As their name suggests, Twisted Tools specialise in sample packs with plenty of attitude, and this one is no exception. Transform is a collection from acclaimed French sound designer Jean-Edouard Miclot (aka Jedsound). It features around 1.6GB of 24-bit/96kHz data including field recordings, heavily processed effects and specially designed sounds, and should appeal to both sound designers and adventurous musicians.
Transform includes around 1500 main WAV files, plus comprehensive metadata files to help the professional sound designer find the most suitable candidates for a particular task quickly and easily. However, most musicians will find the 47 sampler 'Kits' of more immediate use, as they collectively map the above WAV files across the keyboard (one per note) in Ableton, Battery, EXS24, Kontakt, Kyma, Maschine and Reaktor formats. Twisted Tools even bundle their own MP16C 16-voice pad sampler for NI's Reaktor 5 users, along with MIDI templates for Maschine and Kore.
All Transform samples are presented dry, so you can add your own effects to taste, and will be deeply inspiring to anyone with an interest in sci-fi, offering a host of 'expensive-sounding' robotic servo movements, futuristic machines and pseudo-vocal utterances. They were created using a jaw-dropping set of source material ranging from dry ice, pools of hair gel, electronic toys and old hard drives to small electric motors, electro-magnetic interference, water and elastic bands, and then painstakingly treated through a further variety of software and hardware, including the famed Kyma environment.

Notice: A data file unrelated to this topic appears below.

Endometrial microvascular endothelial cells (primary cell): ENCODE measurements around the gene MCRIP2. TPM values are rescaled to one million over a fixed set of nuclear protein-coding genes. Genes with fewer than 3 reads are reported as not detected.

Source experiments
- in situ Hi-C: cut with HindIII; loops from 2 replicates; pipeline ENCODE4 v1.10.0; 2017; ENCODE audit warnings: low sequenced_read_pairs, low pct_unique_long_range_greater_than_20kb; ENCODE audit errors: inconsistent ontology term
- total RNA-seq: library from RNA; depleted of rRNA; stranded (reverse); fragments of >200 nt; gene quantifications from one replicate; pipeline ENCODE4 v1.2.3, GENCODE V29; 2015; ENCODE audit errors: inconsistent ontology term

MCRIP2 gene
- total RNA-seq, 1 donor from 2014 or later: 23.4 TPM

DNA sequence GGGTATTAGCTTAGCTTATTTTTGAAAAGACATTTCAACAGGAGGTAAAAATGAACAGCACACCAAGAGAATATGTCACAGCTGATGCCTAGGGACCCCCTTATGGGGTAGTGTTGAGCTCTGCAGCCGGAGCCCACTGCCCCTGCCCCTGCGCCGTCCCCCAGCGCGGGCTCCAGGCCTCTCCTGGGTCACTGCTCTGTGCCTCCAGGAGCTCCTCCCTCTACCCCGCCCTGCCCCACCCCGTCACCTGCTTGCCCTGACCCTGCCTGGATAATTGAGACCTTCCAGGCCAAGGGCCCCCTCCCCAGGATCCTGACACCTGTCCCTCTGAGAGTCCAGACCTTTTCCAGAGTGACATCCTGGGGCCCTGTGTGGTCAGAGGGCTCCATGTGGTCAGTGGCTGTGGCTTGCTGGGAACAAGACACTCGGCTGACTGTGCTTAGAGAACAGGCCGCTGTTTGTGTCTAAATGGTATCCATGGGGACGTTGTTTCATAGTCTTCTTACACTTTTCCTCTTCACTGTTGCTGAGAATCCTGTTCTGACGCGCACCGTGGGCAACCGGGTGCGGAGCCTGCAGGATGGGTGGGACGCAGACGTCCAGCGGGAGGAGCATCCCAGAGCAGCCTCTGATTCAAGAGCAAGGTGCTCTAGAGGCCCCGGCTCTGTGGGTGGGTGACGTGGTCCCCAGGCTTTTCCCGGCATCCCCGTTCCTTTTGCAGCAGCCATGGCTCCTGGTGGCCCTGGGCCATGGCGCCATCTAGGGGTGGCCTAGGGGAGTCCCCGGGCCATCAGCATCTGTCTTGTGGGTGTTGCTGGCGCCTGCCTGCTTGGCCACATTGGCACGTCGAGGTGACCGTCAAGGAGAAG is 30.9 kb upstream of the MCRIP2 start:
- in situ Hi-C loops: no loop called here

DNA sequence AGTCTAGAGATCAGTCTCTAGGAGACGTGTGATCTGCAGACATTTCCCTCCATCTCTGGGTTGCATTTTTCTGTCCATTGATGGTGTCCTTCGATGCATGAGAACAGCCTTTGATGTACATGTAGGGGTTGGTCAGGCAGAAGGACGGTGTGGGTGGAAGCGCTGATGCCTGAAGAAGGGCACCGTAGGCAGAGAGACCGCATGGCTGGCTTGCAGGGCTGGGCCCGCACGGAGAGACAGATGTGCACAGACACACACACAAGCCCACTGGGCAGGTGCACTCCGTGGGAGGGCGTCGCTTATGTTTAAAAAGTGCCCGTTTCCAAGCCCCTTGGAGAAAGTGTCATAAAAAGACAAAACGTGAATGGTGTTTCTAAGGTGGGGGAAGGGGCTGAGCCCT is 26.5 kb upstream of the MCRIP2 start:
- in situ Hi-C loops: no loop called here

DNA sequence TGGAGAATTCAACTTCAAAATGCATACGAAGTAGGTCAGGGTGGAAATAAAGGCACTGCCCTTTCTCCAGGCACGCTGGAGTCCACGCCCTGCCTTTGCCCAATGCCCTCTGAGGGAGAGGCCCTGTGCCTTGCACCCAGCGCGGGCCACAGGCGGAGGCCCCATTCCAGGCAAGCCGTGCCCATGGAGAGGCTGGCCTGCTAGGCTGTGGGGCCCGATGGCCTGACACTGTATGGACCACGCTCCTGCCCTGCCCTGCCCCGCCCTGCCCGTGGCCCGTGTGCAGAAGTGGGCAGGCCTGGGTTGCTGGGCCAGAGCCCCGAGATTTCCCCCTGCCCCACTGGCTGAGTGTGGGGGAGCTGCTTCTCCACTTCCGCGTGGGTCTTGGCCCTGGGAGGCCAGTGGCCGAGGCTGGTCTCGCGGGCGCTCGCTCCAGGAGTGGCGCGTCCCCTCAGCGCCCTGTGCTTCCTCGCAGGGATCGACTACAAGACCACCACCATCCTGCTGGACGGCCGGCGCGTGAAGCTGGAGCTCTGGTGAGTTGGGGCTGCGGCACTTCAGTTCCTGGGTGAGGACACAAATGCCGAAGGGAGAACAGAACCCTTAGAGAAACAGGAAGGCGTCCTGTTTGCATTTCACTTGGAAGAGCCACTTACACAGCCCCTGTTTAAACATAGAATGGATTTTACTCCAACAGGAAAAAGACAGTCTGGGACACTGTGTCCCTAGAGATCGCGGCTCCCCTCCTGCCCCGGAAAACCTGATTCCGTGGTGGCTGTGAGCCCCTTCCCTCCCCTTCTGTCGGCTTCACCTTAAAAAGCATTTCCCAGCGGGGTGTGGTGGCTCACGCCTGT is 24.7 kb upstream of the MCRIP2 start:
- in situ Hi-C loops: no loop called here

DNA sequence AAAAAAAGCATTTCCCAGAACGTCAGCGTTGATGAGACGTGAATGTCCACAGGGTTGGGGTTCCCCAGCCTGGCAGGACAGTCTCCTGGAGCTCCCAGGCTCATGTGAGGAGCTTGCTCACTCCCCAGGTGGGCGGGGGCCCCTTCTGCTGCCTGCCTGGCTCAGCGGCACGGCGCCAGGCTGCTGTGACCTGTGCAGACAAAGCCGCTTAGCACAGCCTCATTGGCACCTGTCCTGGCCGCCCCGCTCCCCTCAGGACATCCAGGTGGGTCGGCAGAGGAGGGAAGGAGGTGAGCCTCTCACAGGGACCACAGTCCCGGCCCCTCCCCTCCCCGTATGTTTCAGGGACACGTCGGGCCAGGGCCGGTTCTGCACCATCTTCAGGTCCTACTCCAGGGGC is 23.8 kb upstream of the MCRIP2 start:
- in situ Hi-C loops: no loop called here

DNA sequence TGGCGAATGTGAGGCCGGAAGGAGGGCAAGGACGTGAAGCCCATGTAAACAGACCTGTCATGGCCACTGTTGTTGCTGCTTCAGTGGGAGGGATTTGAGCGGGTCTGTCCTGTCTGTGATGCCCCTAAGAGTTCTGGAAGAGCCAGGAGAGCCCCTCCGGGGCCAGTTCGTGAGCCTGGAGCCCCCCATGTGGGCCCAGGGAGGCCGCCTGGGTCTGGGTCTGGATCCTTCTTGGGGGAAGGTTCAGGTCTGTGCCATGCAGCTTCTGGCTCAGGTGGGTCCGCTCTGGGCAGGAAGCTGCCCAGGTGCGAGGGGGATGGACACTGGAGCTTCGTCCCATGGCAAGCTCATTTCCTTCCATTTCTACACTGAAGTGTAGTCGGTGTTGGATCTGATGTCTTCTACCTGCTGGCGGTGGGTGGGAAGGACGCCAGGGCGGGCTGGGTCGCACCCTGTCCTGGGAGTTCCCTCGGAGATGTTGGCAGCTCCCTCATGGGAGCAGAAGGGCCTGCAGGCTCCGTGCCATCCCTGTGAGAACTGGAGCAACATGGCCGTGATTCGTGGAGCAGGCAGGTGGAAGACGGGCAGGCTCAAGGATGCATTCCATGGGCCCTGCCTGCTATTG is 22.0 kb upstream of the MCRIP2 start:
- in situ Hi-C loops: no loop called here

All of the one-shot sounds from the Bass, Composites, Crunch, FX, Impact and Mecha folders will drop beautifully into films, games and music tracks as incidental effects. The Eerie and Organic folders are an instant source of more complex soundcapes, while the Whoosh sounds incorporate lots of Doppler effects and panning, suitable for machine fly-bys.
Particularly fascinating are the Micros, a collection of very short samples (some only one cycle long) that have been assembled into much longer sequences at different BPM for use as textures or rhythms. Here, you can experience scuttling electronic insects, tiny hand-cranked machines and talking data-streams. A further 2000 or so short WAV files used in their creation can also be found in the 'Additional content' folder, for further experimentation.
Those used to working with more abstract music formats should already be on cloud nine. However, it takes a slightly different mindset to incorporate Transform into more traditional music compositions. Many of the sounds (particularly those from the Impacts, FX and Mecha folders) could form stunning robotic drum kits, while the Transform Layered Kit demonstrates the huge potential of piling the sounds on top of each other, for ever-more complex effects.
Overall, Transform is a rich resource for industrial and robostep music (think Datsik and Excision), Sci-fi soundtracks and games, as well as electronica and experimental genres. It may take a little more effort to incorporate these individual sounds into music compositions than playing transposable 'instruments', but the results are well worth it. Martin Walker